WASHINGTON, Oct 1 (Thomson Reuters Foundation) - It is one of the most recognizable memorials in the United States — an 80-foot-high (24 metres) sculpture of six soldiers raising an American flag atop a mountain on the Japanese island of Iwo Jima during World War Two.
And it has a secret hiding in plain sight.
The Marine Corps War Memorial, which stands next to Arlington National Cemetery across the Potomac River from Washington D.C., has long offered onlookers a dramatic and iconic image.
But for Native Americans, the bronze soldiers carry special significance: The figure at the back of the group depicts Ira Hayes, a member of the Pima tribe from Arizona.
Some worry that significance is lost on most people.
Even as they gaze at the monument, tourists “overlook entirely” its reference to the role of America’s indigenous people in the battle at Iwo Jima, said Elizabeth Rule, assistant director of the AT&T Center for Indigenous Politics and Policy.
So, she helped create an app to change that. The memorial is the first entry in the new Guide to Indigenous DC app, which takes users on a walking tour of Native American history — and ongoing presence — in the nation’s capital.
Nearly 7 million Native Americans live in the United States - making up about 2% of the population, according to census figures.
Most native lands in the country are governed as sovereign territories but continue to be administered, and legally held in trust, by the federal government.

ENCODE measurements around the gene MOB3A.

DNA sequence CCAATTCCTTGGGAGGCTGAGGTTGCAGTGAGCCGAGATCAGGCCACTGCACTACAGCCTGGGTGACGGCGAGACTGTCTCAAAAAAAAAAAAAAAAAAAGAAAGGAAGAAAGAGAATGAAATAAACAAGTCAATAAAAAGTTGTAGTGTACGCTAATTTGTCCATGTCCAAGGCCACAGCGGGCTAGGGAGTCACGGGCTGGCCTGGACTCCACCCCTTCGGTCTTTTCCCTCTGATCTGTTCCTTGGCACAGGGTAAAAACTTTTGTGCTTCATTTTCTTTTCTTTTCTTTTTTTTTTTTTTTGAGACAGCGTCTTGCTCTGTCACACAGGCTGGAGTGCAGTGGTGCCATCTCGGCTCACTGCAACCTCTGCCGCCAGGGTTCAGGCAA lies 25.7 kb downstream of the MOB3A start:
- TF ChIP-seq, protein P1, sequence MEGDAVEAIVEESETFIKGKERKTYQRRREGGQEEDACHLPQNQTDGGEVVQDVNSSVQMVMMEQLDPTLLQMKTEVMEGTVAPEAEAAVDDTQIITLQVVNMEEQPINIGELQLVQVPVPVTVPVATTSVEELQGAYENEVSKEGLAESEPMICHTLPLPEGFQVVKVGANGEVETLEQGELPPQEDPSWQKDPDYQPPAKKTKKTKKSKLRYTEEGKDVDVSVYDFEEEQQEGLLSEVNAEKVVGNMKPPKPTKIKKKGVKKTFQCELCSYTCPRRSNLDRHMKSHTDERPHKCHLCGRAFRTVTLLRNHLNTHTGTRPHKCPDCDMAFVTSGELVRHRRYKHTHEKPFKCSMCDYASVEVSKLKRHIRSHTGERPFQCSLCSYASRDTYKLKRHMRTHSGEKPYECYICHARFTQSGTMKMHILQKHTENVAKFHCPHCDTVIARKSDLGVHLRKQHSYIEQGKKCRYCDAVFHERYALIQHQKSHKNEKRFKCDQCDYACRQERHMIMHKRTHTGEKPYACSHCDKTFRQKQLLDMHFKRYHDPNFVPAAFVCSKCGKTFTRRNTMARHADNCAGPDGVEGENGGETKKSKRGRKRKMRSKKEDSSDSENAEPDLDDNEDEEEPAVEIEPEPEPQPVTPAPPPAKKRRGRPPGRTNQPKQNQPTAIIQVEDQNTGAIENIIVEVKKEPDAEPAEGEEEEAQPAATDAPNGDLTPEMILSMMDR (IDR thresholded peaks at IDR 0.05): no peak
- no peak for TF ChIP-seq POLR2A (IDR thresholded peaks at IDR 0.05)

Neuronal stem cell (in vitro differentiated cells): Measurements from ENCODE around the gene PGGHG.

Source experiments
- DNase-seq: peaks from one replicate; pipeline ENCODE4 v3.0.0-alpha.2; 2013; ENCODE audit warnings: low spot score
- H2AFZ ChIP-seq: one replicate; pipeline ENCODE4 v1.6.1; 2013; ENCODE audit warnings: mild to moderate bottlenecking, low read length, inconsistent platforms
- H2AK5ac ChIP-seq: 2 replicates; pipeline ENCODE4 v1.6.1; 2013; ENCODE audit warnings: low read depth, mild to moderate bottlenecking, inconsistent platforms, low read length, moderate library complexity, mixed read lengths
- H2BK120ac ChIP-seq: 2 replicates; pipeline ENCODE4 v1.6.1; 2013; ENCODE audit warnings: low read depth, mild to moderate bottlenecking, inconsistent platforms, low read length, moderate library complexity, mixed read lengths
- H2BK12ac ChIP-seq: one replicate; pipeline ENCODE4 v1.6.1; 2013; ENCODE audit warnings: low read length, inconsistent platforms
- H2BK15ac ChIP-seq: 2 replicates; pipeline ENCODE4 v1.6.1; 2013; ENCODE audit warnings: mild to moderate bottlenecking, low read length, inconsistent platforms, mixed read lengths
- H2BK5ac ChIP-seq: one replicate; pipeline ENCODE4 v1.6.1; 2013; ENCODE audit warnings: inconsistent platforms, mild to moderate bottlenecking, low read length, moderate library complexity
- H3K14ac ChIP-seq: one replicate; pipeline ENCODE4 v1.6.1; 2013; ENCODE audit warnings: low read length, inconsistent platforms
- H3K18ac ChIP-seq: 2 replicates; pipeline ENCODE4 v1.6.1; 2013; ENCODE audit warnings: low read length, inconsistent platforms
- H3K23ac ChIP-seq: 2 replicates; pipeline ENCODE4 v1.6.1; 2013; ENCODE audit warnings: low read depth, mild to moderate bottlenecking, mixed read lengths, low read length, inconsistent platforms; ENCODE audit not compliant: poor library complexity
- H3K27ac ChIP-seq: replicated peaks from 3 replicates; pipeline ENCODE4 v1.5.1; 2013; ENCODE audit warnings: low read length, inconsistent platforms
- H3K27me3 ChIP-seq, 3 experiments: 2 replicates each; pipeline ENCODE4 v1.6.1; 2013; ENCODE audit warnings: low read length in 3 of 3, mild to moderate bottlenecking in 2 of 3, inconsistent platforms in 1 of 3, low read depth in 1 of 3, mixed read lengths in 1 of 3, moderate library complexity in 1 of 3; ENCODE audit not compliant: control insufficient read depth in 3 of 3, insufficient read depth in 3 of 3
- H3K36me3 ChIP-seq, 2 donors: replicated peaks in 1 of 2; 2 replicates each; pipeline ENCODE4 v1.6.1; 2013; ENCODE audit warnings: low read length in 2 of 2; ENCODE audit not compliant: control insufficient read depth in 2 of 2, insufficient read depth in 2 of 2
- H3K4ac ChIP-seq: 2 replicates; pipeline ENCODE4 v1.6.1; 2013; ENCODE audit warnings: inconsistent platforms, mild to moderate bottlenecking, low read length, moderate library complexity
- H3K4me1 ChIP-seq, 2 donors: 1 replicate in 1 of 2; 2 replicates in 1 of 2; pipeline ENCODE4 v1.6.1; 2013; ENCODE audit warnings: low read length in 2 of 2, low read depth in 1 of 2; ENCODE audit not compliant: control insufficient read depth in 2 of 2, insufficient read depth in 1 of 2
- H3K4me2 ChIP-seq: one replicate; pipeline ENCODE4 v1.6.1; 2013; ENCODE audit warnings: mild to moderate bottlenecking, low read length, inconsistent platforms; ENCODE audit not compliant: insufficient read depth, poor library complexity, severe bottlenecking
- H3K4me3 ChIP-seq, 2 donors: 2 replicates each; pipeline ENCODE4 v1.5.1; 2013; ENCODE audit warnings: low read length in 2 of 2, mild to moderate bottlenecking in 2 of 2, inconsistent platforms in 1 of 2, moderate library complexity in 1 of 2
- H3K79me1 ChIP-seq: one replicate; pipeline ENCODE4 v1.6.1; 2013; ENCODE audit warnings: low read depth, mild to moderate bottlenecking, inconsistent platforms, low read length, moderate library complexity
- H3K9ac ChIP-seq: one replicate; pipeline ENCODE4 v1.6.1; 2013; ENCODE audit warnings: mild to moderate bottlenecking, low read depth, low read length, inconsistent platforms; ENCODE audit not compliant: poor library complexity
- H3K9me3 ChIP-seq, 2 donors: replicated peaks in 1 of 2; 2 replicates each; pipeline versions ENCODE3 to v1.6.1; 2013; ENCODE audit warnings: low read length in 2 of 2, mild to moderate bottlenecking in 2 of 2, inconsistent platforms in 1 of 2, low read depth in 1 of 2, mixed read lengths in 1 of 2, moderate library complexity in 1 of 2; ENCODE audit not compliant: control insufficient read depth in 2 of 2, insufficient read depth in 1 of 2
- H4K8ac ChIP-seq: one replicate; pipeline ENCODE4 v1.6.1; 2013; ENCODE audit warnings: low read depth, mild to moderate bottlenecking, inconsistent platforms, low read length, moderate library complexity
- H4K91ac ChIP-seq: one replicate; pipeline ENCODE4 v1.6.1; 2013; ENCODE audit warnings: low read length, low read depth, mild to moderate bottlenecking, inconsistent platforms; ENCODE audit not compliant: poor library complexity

That means that native communities have always had a unique relationship with Washington, said Renee Gokey, an education specialist at the Smithsonian’s National Museum of the American Indian, one of the sites featured in the app.
The free app, which Rule designed in collaboration with others at the AT&T Center and with the American Indian Alaska Native Tourism Association, features 17 sites around the city.
“The focus on D.C. is mainly driven by the desire to educate people that the capital of the nation, the seat of government, is an Indian space,” said Rule, who is a member of Oklahoma’s Chickasaw Nation.
Like the rest of the United States, the Washington of today sits on land that had long been inhabited by indigenous tribes — particularly a group called the Nacotchtank or Anacostans.
Rule’s project draws attention to that physical history of the land.
The guide’s second site is a large island in the Potomac River that once hosted Nacotchtank settlements, while another site marks indigenous artefacts found on the grounds of the White House.
But the app, which launched in July, also leads walkers to history-making sites of the modern era, as well as statues of native figures in the U.S. Capitol building, and traditional and contemporary artworks.
For example, the nine-mile (14km) tour takes users to the sites of key protests in 2014 and 2017 against a proposed oil pipeline in North Dakota, as well as the Embassy of Tribal Nations that opened in 2009.